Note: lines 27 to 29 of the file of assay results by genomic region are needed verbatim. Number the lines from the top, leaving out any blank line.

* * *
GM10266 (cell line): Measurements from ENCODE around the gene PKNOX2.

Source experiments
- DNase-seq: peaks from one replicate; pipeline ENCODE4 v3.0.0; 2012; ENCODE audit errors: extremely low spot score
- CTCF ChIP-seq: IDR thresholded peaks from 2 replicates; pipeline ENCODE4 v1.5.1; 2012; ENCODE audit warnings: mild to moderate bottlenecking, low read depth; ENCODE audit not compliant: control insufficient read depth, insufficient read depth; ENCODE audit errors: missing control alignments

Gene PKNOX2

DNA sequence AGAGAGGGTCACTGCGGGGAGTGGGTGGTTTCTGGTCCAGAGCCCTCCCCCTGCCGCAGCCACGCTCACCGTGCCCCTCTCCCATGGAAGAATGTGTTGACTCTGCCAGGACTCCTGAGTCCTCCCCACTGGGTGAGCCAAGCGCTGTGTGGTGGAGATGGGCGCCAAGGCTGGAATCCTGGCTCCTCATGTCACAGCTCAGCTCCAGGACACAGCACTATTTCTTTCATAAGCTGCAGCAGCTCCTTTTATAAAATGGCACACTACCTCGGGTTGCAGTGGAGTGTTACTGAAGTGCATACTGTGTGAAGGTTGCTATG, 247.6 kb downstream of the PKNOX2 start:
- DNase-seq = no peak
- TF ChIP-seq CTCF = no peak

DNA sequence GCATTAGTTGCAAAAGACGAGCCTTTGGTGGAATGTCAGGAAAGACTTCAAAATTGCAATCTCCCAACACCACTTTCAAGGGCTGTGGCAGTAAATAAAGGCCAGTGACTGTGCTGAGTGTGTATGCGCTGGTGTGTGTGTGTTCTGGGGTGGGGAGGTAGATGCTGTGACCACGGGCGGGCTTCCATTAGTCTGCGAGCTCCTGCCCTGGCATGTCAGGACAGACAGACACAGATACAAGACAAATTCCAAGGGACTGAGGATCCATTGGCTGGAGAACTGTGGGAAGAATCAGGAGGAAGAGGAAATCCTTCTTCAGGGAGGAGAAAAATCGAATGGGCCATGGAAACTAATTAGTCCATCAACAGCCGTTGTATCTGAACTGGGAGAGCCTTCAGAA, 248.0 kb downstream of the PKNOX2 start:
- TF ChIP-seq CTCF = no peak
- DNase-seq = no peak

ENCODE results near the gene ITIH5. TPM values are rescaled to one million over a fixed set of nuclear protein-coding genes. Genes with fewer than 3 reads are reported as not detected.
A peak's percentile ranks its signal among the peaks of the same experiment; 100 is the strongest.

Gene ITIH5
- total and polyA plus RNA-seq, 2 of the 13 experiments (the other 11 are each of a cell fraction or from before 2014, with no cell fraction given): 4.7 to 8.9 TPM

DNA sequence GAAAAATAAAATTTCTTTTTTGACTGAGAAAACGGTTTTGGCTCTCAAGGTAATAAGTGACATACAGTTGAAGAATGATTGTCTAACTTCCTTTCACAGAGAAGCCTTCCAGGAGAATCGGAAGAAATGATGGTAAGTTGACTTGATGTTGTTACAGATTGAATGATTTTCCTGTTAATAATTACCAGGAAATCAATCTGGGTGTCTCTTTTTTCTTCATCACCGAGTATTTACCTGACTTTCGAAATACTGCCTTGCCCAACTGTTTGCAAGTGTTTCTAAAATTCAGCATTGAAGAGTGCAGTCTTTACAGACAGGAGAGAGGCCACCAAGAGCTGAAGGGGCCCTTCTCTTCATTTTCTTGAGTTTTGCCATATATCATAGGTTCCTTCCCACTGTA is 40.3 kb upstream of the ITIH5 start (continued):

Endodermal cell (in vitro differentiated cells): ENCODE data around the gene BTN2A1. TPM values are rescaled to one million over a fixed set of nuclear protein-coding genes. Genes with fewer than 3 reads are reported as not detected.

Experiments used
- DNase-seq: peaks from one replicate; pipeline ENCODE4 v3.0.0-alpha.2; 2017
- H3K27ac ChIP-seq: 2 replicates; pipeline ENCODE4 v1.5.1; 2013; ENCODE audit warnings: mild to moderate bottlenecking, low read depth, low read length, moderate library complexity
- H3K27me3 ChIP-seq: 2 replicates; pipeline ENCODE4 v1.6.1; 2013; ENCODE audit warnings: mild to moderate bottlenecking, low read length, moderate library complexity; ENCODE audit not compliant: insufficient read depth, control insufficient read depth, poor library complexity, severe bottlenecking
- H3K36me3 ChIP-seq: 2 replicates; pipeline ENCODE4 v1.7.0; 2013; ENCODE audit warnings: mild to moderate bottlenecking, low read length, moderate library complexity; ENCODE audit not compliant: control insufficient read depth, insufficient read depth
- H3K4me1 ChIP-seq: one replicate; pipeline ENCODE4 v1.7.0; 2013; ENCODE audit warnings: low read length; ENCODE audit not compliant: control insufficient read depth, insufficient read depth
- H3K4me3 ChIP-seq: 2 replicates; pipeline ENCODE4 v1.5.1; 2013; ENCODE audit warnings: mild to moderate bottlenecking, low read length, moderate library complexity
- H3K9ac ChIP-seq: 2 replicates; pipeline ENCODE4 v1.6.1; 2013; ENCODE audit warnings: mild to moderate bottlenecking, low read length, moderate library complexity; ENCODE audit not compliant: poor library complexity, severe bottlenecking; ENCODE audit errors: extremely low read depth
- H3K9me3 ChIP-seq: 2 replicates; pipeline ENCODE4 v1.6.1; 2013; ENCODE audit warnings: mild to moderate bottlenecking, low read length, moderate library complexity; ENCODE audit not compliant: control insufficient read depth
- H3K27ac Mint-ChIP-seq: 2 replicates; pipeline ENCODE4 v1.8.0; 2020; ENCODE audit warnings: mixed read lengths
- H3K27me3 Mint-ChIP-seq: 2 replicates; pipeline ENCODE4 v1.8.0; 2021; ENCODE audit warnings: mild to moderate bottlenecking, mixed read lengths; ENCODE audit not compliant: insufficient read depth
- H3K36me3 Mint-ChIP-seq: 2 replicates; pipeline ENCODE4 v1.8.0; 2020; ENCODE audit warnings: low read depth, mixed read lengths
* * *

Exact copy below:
- H3K27ac Mint-ChIP-seq: 2 replicates; pipeline ENCODE4 v1.8.0; 2020; ENCODE audit warnings: mixed read lengths
- H3K27me3 Mint-ChIP-seq: 2 replicates; pipeline ENCODE4 v1.8.0; 2021; ENCODE audit warnings: mild to moderate bottlenecking, mixed read lengths; ENCODE audit not compliant: insufficient read depth
- H3K36me3 Mint-ChIP-seq: 2 replicates; pipeline ENCODE4 v1.8.0; 2020; ENCODE audit warnings: low read depth, mixed read lengths